Talent Management – Creating Space

Creating space in the business for new talent is all about renewal… new professionals, new perspectives, new ideas, and building a bank of future leaders.

“Exporting Talent” (ref: post May 17, 2018)  is one way to “Create Space” and add additional talent to the organization.  Vacancies created by lateral development transfers and promotions create opportunities to fill new vacancies with even more talent.

Yet another very necessary method of creating space is using due process to move along non-performers to appropriate different positions (getting the round peg in the round hole) or out of the organization entirely.

Some comments about due process:  No surprises is the key – this means the professional has had meaningful performance reviews, understands their short-comings with respect to position requirements, has been given coaching and an opportunity to improve, and in the end is not surprised by the organization’s decision to reposition them in a different position or separate them from the business.  This of course assumes the professional has been on the job for sufficient time to perform.

Due process relies on established objectives for the position which are the basis for measuring a professional’s performance.  Accomplishing specific projects, meeting established milestones, having the necessary skills to perform the job, and appropriate ethical and professional behavior are major factors in  performance based, due process driven employment decisions. The post under “Success”, Talent Management – Recruiting and Selection, January 28, 2018, discusses the importance of professional behavior — “Effectiveness Competencies”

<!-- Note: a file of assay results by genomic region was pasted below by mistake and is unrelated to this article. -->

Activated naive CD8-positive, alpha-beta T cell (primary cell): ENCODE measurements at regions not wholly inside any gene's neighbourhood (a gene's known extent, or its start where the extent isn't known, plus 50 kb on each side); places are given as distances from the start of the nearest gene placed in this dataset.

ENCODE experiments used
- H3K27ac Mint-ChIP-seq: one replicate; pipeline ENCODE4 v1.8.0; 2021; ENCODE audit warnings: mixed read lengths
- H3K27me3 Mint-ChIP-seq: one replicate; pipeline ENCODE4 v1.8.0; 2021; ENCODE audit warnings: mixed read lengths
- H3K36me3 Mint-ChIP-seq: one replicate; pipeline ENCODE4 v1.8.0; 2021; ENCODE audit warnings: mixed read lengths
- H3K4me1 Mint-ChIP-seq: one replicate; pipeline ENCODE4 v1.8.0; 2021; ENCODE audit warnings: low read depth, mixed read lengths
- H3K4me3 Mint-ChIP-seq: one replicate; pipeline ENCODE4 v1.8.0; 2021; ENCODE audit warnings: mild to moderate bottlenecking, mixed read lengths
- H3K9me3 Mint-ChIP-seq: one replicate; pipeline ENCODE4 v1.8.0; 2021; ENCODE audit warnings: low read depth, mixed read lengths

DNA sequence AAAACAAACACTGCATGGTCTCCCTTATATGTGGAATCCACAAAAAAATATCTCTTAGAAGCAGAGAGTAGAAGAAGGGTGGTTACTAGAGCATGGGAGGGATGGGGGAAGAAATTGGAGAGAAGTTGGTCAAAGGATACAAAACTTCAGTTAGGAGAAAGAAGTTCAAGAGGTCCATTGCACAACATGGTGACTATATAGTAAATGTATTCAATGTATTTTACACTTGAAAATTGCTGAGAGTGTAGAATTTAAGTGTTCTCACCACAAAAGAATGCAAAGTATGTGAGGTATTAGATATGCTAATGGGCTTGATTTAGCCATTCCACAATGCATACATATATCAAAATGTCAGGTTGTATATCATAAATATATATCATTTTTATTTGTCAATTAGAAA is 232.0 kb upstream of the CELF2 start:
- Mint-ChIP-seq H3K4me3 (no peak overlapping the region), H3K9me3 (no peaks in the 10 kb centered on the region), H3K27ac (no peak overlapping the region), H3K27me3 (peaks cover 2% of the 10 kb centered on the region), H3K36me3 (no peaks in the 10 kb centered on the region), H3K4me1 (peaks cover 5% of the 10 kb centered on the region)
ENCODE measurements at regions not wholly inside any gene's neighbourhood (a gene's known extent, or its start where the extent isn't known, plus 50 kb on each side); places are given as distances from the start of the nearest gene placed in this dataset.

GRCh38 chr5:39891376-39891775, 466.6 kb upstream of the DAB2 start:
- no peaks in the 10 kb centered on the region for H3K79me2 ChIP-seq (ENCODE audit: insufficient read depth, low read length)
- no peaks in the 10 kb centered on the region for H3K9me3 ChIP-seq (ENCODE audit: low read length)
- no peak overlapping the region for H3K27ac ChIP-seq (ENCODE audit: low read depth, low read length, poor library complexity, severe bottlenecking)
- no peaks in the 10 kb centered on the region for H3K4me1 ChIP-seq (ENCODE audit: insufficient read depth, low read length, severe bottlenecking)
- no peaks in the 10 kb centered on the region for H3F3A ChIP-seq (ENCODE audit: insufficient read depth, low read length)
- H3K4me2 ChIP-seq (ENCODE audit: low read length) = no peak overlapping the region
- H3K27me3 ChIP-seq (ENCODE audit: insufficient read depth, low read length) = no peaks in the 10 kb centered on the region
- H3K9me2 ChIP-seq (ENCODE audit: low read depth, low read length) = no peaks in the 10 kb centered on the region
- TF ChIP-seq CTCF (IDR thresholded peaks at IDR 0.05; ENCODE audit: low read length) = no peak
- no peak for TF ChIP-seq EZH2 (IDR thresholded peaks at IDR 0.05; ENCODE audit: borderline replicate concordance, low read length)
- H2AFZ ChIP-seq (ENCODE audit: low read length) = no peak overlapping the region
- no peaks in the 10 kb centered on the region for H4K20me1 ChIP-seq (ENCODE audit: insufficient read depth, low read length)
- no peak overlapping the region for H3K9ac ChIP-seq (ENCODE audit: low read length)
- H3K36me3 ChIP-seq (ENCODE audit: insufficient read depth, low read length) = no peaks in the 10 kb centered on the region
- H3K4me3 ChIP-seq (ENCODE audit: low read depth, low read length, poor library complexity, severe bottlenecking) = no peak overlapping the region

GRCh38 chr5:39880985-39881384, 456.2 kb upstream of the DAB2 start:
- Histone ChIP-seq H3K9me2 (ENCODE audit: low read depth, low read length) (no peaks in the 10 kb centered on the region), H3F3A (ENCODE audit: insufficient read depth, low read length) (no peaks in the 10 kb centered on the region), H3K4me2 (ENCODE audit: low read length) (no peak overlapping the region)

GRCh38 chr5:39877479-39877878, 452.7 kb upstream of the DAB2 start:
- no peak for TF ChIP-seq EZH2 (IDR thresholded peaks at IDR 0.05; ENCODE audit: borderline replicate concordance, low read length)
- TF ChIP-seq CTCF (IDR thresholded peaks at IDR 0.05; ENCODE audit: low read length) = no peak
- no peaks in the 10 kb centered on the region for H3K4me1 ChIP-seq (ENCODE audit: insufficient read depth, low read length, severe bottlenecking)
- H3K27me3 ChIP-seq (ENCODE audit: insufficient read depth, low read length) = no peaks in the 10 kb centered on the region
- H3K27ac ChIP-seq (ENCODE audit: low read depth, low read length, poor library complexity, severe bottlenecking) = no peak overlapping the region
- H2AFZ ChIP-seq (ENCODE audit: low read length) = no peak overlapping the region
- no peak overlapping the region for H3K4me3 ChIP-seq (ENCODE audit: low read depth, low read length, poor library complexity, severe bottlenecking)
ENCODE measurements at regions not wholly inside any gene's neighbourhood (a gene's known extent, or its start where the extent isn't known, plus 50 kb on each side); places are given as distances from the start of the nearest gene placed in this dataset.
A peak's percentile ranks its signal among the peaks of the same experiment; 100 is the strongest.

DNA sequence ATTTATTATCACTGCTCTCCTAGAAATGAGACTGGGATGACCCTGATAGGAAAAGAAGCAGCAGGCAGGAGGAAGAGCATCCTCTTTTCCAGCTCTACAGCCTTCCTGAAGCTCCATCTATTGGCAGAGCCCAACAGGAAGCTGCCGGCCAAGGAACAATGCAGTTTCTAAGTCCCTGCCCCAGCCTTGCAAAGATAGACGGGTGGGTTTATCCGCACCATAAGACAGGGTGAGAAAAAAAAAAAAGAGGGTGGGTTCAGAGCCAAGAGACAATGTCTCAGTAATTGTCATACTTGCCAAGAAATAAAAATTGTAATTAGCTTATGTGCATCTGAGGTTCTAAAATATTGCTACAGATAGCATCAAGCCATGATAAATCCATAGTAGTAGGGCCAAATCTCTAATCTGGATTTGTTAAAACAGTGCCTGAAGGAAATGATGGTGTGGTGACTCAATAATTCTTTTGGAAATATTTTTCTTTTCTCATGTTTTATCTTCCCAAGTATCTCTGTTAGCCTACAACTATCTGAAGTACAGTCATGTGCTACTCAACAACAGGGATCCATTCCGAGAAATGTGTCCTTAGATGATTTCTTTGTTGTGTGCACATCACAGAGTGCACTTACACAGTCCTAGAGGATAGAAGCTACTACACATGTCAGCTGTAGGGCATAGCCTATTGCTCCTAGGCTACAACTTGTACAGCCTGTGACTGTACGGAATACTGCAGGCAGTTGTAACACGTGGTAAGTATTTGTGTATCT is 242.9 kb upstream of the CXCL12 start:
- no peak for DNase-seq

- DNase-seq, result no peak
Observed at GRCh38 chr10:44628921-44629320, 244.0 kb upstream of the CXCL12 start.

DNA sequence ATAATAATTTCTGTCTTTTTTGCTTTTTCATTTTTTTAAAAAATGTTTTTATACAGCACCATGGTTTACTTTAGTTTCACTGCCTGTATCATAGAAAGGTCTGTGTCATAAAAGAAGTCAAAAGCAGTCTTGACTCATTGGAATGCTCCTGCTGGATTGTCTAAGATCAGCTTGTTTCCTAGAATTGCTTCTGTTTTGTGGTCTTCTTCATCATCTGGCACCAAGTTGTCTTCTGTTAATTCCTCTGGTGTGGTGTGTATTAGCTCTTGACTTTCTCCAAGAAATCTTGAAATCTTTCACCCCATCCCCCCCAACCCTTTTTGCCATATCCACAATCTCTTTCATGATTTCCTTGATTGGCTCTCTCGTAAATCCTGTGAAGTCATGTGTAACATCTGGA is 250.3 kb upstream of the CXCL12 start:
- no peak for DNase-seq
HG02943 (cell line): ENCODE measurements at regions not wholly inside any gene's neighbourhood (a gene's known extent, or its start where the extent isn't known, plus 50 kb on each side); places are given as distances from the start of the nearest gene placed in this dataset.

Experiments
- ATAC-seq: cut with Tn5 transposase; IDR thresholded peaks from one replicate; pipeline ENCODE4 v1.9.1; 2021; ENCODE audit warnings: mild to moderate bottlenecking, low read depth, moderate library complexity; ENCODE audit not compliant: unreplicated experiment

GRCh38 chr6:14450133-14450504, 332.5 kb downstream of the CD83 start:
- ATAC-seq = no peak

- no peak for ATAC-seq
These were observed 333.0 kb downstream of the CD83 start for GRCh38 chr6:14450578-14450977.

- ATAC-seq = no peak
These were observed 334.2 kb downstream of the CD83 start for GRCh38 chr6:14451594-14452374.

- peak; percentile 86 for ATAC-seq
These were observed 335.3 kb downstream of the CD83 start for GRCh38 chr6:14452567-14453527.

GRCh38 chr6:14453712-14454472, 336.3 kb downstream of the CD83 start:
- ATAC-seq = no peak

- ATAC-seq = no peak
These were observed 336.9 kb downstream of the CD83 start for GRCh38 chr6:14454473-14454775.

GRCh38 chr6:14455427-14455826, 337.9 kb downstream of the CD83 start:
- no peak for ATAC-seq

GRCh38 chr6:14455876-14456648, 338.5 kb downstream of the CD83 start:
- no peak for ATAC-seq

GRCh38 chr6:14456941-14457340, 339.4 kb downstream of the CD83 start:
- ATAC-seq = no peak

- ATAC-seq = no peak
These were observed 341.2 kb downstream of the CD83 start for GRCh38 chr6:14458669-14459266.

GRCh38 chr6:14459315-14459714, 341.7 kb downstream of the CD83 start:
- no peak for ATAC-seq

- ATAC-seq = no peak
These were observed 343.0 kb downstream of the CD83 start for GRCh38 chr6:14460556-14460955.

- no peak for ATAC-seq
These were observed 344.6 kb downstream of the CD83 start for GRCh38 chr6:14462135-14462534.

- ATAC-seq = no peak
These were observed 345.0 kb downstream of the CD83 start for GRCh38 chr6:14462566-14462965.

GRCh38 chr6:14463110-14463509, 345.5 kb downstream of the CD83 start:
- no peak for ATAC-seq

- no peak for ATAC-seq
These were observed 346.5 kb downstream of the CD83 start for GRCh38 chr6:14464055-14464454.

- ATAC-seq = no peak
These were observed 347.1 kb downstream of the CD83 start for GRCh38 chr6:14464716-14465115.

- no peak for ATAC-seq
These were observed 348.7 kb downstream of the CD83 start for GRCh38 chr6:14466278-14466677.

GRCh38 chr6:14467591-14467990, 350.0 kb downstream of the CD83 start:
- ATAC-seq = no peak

Removing non-performers is vital as it offers open positions for promotions and sends a message to other organizations’ professionals that there are standards of performance in the business.  For the manager who makes the decision to remove the employee, it is a vote of confidence in his ability to manage as professional employees usually are aware if employees with whom they interact fall short of the mark of performance excellence.

Failure to change out poor performers can be a morale killer in the department or business.  Poor performance, and other than professional behavior, is almost always visible to peers.  And supervisors and managers who lack the skills to professionally manage their people are usually visible to other professionals as well.

***** S&E *****

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